An ideal shade should be approximately 1/3 the hight of the lamp base, give or take. In design 1/3 is a good bet for so many measurements. When in doubt, go with 1/3 and you’re likely to get it right. In the case of lamps, it’s my opinion that it’s better for the shade to be on the slightly “too big” side than the slightly “too small” side.

Create your own custom lampshade with ribbon.


Shape matters. The shape needs to work with the style and design of the room, starting with the presumption that the lamp base already compliments the room. What is your rooms design genre? Mid-Century Modern or Modern, then an angular clean lined lampshade without a lot of curve is best. Grandmillennial or very traditional, then a shade with some curve to it will often suit the room well. Transitional, almost any shape can work here. Farmhouse or cottage, a cone shaped shade is always a good bet. Bottom line, select a shape that suits the decor style of the room.

However, with all that said; remember that when it comes to design, once you know, understand and have proper respect the rules of design; you can always make a deliberate, conscious choice to break them! The final, most important rule of design is for the space to be a mirror like reflection of the person who inhabits that space. So you should absolutely love each of your choices. That is much more important to good design than making sure it fits into a conscripted architectural or time period genre. Go with what makes your heart sing. Yes, even your lampshades should bring you joy!


When it comes to width, I prefer a lampshade that is generous. Unless I’m consciously going for a really paired, down sleek look in the room, or I have space limitations – such as for a sconce on a wall, I want my shades to extend at least a couple of inches beyond the base of the lamp on all sides. We want to avoid the shade looking too tight for the base.


Even if we are going to do a makeover on the shade, the material of the shade is made of matters. Shades have a base material. Some are made of paper, some are fabric, some are a plastic material. The base material can be thick or thin, causing it to be opaque or transparent, or something in between. This actually matters A-LOT.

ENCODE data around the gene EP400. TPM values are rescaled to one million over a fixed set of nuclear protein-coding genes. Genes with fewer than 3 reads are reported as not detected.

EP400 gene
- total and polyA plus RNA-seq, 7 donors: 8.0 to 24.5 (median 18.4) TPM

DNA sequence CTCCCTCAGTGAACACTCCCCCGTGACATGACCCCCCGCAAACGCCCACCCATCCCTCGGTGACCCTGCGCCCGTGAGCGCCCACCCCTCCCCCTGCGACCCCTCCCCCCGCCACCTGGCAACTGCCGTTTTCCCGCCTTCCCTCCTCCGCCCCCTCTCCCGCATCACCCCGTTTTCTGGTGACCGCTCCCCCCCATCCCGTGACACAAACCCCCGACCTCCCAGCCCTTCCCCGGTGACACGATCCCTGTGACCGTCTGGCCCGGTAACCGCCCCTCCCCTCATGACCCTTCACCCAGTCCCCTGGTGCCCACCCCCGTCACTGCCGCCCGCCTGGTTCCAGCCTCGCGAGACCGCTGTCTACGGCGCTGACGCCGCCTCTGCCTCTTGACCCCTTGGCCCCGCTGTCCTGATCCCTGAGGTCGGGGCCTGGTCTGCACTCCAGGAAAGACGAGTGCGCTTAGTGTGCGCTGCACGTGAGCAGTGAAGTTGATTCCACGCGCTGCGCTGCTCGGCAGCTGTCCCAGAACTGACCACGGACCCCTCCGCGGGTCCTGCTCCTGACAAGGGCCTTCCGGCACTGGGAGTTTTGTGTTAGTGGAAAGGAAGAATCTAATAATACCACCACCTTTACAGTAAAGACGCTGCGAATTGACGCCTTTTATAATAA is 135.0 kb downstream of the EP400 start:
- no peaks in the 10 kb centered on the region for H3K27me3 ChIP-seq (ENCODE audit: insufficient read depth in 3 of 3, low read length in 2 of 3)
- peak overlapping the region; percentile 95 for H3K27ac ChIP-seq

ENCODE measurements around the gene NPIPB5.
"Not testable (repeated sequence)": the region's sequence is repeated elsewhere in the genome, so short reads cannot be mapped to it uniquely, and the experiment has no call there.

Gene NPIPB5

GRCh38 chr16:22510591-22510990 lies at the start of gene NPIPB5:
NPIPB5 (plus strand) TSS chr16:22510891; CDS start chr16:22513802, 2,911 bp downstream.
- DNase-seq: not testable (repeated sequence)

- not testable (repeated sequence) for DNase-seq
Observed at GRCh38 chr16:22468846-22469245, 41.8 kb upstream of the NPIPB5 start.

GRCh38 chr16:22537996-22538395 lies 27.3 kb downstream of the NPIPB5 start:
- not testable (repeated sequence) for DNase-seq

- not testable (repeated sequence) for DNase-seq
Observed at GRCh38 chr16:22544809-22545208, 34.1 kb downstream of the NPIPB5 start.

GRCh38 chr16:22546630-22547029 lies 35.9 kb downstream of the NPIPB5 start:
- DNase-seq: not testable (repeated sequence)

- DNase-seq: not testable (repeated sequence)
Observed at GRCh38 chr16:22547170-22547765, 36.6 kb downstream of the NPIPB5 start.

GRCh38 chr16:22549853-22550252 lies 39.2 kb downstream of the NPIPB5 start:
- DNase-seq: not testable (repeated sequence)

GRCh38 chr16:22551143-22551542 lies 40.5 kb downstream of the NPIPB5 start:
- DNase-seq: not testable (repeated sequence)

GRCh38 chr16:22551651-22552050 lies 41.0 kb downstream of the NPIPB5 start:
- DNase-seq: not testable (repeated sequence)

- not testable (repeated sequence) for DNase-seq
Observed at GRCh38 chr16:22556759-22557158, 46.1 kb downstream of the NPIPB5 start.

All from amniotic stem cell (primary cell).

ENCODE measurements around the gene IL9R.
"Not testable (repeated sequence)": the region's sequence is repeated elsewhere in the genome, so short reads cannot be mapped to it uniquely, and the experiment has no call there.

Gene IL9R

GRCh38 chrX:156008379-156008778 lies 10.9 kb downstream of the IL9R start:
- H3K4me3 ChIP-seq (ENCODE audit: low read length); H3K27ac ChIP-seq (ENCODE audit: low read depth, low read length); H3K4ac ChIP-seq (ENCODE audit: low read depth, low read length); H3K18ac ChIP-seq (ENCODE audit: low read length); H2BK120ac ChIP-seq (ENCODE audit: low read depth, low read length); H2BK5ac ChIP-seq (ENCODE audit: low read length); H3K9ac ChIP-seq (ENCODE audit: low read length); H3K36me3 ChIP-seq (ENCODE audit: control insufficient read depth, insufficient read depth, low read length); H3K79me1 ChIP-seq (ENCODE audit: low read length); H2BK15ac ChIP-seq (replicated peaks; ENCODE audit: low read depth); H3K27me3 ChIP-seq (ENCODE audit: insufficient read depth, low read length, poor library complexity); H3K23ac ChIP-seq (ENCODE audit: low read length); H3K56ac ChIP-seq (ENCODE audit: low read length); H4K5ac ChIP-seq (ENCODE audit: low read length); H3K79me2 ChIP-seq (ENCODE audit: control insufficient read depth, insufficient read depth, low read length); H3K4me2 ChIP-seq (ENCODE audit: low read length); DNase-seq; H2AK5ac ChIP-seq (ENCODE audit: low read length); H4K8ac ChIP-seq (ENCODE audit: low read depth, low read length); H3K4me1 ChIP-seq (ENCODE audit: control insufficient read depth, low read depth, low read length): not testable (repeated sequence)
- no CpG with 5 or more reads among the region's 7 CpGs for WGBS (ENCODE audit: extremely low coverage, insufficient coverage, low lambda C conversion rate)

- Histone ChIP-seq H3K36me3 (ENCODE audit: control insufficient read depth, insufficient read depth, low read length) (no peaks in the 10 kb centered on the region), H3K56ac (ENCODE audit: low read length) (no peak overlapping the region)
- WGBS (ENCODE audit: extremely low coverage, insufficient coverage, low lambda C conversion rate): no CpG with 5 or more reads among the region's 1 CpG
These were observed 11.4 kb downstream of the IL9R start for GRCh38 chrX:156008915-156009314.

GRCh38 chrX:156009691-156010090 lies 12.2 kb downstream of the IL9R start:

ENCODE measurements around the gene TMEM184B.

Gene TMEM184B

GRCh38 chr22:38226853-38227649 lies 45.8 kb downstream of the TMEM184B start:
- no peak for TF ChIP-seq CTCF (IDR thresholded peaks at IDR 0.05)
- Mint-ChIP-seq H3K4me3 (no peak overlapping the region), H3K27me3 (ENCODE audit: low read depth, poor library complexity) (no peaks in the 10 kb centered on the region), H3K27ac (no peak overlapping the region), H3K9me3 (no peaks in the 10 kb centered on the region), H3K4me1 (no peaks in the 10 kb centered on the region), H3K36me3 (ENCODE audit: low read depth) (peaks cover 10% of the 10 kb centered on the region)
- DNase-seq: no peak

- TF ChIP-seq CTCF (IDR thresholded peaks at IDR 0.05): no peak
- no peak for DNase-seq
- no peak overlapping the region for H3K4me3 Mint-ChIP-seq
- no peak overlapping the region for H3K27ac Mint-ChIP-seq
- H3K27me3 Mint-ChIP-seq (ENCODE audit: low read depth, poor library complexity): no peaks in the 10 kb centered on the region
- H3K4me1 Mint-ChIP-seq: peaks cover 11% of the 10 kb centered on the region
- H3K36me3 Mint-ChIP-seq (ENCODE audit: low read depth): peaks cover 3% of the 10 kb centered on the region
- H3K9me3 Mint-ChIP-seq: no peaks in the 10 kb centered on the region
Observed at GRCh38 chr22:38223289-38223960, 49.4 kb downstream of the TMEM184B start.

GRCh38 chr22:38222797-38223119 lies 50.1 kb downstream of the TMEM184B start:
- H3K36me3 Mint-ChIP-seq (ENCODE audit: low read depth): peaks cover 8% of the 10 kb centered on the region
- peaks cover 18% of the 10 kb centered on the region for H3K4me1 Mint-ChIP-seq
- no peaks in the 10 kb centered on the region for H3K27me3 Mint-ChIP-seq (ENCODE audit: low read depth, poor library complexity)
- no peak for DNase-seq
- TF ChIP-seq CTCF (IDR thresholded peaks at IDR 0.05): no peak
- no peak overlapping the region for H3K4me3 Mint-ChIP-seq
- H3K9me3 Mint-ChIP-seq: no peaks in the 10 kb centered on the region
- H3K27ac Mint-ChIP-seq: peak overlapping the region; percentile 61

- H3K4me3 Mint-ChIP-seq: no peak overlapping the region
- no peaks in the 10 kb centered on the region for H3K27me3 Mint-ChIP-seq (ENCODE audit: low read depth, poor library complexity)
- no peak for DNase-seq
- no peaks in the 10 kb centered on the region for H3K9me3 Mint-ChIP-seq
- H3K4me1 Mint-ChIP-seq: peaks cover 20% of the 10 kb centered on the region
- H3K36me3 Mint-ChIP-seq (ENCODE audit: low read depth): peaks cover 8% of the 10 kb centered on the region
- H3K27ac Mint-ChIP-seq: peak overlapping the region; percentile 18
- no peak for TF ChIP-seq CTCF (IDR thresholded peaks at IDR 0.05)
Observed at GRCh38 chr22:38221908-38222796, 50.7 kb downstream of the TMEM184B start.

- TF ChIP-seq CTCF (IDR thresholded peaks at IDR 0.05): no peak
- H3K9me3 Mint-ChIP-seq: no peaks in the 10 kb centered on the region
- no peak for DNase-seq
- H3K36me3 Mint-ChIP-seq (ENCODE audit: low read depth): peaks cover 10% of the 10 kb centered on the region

You’ll want to think ahead about where and how you plan to use this lamp, and how much light you want or need it to give off. Obviously the more opaque the shade material is, the less light it will give off. Some shades let almost no light through, causing the lamp to only cast light downward, directly below and just a bit above the lamp. Other shades are more translucent and allow more light to shine through to brighten the whole room. Keep your needs in mind when choosing the shade. If this lamp is the primary light in the room and the shade is very opaque, you’ll be left sitting in the shadows.

Where To Get Shades For a DIY Upgrade

If you’re so inclined, you can easily makeover your own lampshades. In this case primarily what you are looking for is size, shape and opacity.

Big Box Stores – I look in all my usual places and also some maybe not so usual places. Big box stores almost always have a selection. Although a word of caution, be sure to check out how the shade attaches to the lamp. I’ve discovered the hard way that often less expensive shades have some funky attachment mechanisms other than a traditional harp. Often this is so that the shades only work on their own proprietary brand lamp bases (looking at you Target). Home Depot and Lowes actually both have great selections with lots of sizes and shapes. PS – Don’t forget their websites, they have way more online than they even have in the stores, which is a lot.

I’m a HomeGoods girl, so just by the very nature of being in there a lot, I regularly find great shades for a great price there.